Have you heard about the Tiny Home trend? Does living in 400 square feet of space sound impossible to you? Many people are adding tiny homes to their property for other reasons. They can be great options, such as a guest house, an art studio, or a home office. They can even be used as a mother-in-law’s residence or a temporary place for adult children to live.
In case you haven’t seen just how amazing (and cute) these houses can be, scroll through the “#tinyhouse” or “#tinyhome” hashtags on Instagram or Google the term. Tiny homes, sometimes called micro-homes are skyrocketing in popularity in the U.S. They’ve spawned a “Tiny House Movement,” various TV shows, and thousands of articles, books, and blog posts. Architect magazine states, “The ongoing fascination with tiny homes hasn’t lost momentum, and more people might decide to build tiny in the not-too-distant future.”
Others think the tiny house movement is a passing fad because it requires serious downsizing of one’s possessions. While decluttering may sound like a great idea, 400 square feet is considerably less than the average U.S. home at 2,600 square feet.
Still, if you love the idea of owning a tiny home, consider the many uses one could have on your current property.
Challenges Posed by Tiny Houses
In addition to the obvious challenge of living in a space radically smaller than most of us are used to, tiny homes bring some additional hurdles.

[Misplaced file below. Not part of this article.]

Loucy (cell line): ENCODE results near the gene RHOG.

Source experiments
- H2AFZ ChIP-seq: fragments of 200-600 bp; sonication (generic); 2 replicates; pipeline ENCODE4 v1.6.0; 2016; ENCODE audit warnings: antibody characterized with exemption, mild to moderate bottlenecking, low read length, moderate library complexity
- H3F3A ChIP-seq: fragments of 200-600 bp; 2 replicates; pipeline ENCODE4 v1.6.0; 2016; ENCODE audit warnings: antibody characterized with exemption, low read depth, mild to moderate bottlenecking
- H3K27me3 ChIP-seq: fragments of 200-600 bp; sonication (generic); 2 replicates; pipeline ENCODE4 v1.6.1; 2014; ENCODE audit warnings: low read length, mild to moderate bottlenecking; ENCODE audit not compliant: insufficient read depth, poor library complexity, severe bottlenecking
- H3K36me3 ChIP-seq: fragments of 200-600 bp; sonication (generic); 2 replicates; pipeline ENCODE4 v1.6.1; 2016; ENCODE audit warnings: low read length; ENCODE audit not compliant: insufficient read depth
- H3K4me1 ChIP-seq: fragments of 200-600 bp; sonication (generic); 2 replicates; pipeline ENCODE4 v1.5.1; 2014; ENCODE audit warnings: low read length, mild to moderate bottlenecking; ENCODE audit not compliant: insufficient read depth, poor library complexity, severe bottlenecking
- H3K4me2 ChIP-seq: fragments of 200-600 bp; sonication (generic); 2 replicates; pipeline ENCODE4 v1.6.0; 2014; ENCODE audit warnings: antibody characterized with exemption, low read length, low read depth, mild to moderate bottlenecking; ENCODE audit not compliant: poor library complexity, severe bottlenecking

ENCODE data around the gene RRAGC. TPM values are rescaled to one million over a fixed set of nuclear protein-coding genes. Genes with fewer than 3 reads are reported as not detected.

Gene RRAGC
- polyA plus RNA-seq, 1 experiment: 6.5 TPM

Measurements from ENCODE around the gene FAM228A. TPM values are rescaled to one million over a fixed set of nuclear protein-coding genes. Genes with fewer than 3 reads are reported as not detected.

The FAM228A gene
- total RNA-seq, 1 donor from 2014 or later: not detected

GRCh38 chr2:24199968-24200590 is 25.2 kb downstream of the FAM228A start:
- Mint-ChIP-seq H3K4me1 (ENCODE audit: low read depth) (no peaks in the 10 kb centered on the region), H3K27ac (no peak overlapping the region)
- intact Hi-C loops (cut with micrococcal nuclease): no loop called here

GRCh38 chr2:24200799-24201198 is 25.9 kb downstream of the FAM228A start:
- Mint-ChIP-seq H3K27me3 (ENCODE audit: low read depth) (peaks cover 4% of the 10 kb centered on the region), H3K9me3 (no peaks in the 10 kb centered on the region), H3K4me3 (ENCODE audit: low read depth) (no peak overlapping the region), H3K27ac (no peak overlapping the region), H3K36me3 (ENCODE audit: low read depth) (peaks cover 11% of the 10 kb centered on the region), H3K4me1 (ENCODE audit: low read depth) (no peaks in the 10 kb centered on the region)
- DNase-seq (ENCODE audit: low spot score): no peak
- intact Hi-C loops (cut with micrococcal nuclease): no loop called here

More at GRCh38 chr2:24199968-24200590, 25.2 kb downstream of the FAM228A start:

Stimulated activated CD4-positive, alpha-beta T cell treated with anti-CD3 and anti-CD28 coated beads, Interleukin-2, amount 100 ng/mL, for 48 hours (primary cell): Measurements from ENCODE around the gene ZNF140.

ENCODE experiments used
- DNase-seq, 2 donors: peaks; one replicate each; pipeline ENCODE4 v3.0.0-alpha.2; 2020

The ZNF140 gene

A tiny house built on a foundation (as opposed to one that rests on wheels like an RV) is usually subject to zoning codes and regulations. Even though the tiny house movement has caused rapid changes in zoning codes in some states, many areas have not addressed these small newcomers to the housing market. In many places, there are still minimum square footage requirements for new home construction that rule out tiny houses.
However, some areas allow a tiny house in the backyard of a larger home, one that does meet the residential square footage requirements. Plus, zoning and building codes are changing to accommodate the rising interest in these small structures. Curbed reports that several states already have become tiny house friendly: California, Colorado, Massachusetts, Michigan, Florida, and New York. Texas is another option where it’s easier to build and place a tiny home because in many areas of the state there are “no, or very loose, zoning guidelines.”
Uses for a Tiny Home on Your Property
When out-of-town friends or family visit, offer them a cozy and memorable place to stay. You may feel more comfortable having your guests in their own separate space but, of course, welcome into the main house to gather.
Are you one of those families whose adult children need a low-cost place to stay for a while? Many young adults move in with their parents after college or during other times of transition. Rather than putting them up in their childhood bedroom or an impersonal guest room, offer them a tiny home. It will give them more privacy and the chance to decorate to their own taste.